Not only is Dalston Works believed to use more cross-laminated timber (CLT) than any other building in the world, at 33.8 metres tall, it is also among the tallest structures pioneering the use of engineered wood.
The external walls may be clad with brick, but their frames – as well as party walls, floors, ceiling, stairs and a lift core – are all made from just wood and glue. The architects calculated that the resulting structure is five times lighter than if it was made from concrete.
A lighter core meant that the team could build much higher on the site than had previously been thought viable, given its proximity to a planned route for Crossrail – a new railway line spanning London.
Waugh said that the project demonstrated "the future of low carbon construction".
"Our building offers an exemplar solution to a demand which will only increase: the construction of high density, affordable and environmentally sustainable homes," he added.
Back in 2015, Andrew Waugh – founder of Waugh Thistleton – said CLT heralded the "new timber age", predicting the material would become increasingly popular as architects embraced its practical and aesthetic qualities.
CLT is produced by layering three, five or seven pieces of timber at right angles and gluing them together. The resulting material is highly versatile, lighter than steel or concrete, and less carbon-polluting to produce.
The use of this material means the building will also be carbon negative for the first few years of its use.
The timber frame has 50 per cent less embodied CO2, the amount of energy required to produce and form a material, than a traditional concrete frame. It also locks in 2,600 tonnes of CO2.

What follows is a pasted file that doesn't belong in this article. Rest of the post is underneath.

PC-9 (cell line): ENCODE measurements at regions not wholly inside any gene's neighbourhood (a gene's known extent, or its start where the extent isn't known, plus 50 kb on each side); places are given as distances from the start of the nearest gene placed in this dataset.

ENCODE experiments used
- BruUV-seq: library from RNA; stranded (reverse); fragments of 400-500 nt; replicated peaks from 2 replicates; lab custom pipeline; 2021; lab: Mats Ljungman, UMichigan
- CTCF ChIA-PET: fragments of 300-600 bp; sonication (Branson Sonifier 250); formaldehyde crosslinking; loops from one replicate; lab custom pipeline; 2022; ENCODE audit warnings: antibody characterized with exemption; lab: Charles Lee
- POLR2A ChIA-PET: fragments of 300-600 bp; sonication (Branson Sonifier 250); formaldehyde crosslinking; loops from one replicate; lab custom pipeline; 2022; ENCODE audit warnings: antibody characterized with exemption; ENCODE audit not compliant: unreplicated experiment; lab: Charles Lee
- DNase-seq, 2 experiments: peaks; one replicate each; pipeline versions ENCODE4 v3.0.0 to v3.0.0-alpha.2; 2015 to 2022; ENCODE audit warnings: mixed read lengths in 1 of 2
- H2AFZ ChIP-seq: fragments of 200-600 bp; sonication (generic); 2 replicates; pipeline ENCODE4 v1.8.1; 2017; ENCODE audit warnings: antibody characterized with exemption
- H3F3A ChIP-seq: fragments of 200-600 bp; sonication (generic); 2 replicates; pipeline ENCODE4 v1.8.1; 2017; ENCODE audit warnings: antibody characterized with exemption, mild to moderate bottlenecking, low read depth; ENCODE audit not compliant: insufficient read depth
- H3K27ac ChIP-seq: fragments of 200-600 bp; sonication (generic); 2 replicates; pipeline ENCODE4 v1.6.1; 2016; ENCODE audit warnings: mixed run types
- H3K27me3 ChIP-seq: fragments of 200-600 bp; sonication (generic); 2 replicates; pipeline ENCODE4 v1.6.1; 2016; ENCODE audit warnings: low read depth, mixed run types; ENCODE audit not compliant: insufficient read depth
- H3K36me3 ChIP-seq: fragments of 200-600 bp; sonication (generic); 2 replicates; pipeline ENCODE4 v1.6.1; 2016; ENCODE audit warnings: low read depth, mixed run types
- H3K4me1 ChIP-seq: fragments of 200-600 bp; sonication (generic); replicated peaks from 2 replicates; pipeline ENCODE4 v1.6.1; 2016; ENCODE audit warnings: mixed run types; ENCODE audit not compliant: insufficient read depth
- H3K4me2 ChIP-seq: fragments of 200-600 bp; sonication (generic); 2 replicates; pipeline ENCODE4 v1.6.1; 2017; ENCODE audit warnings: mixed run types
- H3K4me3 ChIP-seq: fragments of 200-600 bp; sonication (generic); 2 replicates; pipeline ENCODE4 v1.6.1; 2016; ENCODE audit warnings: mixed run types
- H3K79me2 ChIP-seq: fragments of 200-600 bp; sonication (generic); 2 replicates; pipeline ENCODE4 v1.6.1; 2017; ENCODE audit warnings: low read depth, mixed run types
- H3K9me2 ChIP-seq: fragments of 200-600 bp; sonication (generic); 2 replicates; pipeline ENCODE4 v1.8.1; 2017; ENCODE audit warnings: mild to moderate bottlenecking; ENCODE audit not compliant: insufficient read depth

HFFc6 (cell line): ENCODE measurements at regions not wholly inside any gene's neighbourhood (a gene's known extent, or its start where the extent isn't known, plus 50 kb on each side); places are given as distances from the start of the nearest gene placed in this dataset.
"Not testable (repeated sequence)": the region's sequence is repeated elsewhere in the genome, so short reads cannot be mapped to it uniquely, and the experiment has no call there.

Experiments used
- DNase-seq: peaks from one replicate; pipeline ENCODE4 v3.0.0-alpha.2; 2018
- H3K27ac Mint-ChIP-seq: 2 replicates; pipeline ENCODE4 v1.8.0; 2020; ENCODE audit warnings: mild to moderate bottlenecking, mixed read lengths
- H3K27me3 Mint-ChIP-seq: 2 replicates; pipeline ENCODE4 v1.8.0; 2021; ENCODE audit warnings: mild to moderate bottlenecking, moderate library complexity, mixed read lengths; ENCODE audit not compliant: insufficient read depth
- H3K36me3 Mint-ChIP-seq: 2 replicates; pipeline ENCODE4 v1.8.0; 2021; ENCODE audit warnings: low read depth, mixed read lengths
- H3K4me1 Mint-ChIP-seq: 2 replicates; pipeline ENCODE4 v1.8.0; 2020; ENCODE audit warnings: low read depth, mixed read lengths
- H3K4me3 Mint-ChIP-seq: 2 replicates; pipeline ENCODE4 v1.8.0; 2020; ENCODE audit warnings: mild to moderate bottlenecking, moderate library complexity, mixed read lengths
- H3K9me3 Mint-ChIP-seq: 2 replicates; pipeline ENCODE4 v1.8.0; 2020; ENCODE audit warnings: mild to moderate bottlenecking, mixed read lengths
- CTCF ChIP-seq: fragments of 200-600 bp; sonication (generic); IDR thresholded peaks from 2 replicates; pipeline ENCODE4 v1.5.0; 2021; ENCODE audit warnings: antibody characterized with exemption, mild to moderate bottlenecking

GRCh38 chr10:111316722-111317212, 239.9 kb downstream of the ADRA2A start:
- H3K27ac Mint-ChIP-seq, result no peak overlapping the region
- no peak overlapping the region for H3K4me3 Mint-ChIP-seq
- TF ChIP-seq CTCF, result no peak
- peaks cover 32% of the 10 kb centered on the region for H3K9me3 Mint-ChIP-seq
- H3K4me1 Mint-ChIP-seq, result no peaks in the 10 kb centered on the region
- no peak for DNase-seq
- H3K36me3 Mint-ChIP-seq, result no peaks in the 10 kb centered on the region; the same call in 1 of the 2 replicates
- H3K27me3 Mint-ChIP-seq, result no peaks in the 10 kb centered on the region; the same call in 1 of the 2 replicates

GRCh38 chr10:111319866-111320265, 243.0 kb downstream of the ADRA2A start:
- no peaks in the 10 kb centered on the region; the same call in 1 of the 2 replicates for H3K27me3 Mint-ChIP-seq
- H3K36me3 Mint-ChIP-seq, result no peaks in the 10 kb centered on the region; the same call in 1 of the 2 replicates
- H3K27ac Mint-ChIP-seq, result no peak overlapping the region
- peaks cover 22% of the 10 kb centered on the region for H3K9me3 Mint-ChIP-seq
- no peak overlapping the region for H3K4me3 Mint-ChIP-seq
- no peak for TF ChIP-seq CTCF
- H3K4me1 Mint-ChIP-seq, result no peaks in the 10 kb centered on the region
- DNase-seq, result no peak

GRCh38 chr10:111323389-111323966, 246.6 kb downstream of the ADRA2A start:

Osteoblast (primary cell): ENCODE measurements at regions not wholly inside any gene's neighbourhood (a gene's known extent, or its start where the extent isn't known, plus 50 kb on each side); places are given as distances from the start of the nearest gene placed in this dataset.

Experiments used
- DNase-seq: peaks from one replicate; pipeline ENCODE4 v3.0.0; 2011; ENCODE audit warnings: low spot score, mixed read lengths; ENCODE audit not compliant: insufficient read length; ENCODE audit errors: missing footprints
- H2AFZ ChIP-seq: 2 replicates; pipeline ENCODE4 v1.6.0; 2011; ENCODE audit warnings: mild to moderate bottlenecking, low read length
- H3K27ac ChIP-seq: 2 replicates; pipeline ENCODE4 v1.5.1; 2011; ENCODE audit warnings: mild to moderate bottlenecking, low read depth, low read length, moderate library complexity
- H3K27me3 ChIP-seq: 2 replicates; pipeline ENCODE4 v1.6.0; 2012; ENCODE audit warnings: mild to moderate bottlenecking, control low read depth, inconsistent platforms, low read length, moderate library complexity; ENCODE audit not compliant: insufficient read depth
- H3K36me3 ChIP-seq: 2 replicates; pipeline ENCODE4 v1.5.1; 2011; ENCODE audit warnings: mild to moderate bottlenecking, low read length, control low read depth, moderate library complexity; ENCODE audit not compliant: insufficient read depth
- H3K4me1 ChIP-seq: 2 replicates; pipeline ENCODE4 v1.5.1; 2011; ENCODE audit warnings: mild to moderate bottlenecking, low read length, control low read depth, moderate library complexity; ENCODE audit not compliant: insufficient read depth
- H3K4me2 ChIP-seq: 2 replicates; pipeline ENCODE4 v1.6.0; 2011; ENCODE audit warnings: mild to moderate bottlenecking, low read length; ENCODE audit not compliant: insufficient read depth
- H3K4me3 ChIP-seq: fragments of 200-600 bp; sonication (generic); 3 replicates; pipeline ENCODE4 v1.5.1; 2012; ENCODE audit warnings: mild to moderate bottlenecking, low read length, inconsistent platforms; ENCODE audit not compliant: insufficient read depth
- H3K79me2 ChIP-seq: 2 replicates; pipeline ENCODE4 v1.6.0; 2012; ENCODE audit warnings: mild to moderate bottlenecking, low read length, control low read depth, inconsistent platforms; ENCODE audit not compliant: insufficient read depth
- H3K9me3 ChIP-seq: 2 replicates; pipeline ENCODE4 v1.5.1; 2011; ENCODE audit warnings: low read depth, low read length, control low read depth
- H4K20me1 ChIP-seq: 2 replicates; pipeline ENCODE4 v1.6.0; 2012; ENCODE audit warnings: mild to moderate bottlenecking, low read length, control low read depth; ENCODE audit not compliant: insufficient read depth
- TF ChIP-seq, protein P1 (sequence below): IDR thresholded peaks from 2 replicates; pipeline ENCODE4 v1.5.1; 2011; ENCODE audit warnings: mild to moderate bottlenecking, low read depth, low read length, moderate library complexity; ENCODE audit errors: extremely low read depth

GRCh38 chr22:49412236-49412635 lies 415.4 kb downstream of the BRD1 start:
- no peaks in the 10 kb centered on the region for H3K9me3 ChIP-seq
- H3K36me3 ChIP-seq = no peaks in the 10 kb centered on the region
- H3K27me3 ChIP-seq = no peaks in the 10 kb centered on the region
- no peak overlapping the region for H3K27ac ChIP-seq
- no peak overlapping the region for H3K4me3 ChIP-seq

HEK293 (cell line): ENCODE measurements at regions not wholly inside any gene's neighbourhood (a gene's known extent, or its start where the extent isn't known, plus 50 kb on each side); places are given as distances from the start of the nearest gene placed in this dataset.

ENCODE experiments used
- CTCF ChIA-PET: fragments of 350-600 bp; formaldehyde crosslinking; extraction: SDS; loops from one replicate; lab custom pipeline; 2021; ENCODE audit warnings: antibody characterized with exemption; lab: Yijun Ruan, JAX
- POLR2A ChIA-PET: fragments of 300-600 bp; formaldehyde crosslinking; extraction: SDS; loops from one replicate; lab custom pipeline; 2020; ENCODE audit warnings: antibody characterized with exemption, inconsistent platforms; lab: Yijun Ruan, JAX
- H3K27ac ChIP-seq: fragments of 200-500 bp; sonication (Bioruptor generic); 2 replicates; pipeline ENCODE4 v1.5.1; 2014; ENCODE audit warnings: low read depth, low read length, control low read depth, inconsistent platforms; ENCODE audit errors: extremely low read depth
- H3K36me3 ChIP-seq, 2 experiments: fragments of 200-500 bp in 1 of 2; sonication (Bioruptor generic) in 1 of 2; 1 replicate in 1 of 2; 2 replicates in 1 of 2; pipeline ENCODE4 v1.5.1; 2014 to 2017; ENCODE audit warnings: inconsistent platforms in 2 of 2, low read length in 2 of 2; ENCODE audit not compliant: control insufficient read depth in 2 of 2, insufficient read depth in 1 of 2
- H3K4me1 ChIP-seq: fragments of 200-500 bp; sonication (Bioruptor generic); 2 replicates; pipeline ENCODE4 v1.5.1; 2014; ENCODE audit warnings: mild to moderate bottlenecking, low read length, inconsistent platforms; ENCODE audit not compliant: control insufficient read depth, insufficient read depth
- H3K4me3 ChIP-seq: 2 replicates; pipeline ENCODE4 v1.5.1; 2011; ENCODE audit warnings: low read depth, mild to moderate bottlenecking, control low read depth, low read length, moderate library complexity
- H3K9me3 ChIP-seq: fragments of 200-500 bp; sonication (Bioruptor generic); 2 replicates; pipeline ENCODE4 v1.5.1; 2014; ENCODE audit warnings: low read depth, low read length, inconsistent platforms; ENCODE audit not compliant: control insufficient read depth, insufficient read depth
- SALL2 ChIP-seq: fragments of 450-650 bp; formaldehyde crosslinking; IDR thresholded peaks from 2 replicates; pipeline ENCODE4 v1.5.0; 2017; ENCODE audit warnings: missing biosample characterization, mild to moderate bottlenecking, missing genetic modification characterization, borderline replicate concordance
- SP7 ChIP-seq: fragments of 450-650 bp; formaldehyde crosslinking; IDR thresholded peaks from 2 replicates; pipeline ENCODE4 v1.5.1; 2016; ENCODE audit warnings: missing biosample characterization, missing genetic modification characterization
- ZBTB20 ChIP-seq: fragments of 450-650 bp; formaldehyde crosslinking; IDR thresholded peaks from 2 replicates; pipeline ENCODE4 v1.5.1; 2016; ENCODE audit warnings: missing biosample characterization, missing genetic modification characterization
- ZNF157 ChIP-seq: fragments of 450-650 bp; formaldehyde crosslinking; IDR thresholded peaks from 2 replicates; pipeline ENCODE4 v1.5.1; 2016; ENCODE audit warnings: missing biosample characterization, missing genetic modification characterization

"Dalston Works demonstrates the possibilities of engineered, cross-laminated timber as a cost efficient, and desperately necessary, viable alternative to the polluting technologies of concrete and steel," said Waugh.
In neighbouring Shoreditch another 10-storey building by Hawkins\Brown previously laid claim to being "the tallest building to use structural cross-laminated timber in Europe". At 0.8 metres shorter than Waugh Thistleton's Dalston Works, the Cube has a hybrid timber structure with steel elements built around a reinforced-concrete core.
Another 10-storey CLT building is planned in Brisbane, Australia. Due to be completed in 2018, 45 metres of the 52-metre tall 5 King Street office block will be made from just CLT.
Like a piece of giant flat-pack furniture, the prefabricated frame of Dalston Works was constructed off site and delivered in pieces before being assembled.
The process took just 374 days to complete, and site deliveries were carefully orchestrated to be kept to a minimum to avoid disruption to the local area.
Dalston works comprises a cluster of buildings between five and ten storeys, with the varying roof heights designed to allow daylight to reach the courtyards below.
The CLT frame has been covered by a brickwork facade, referencing the Edwardian and Victorian architecture of the neighbouring terraces and warehouses
The £24 million mixed-use development from Regal London includes 121 apartments, 1,500-square-metres of restaurant and retail space, and a 3,500-square-metre 'flexible workspace hub'.
The corner site was formerly occupied by industrial buildings, but with demand for housing and office space in this newly trendy area of north east London at an all time high developers have moved in.
As a build-to-rent scheme, 102 of the apartments are available to rent through Go Native, an 'aparthotel' brand that combines boutique hotel elements such as concierge services with long term rental contracts.
The one, two and three bedroom apartments feature interiors designed by Conran Contracts, and are available furnished or unfurnished. A two bedroom apartment is available for around £2,190 per month.
If Dalston Works is evidence that CLT can make prefabricated, sustainable homes available on a macro scale, Tikku concept house demonstrates it can also work on a micro scale.
In a slightly less urban setting, Slovenian studio OFIS Arhitekti designed an alpine mountain shelter on the edge of Mount Kanin made from CLT, glass and aluminium, which had to be helicoptered in to place by the Slovenian army.
Photography is by Daniel Shearing.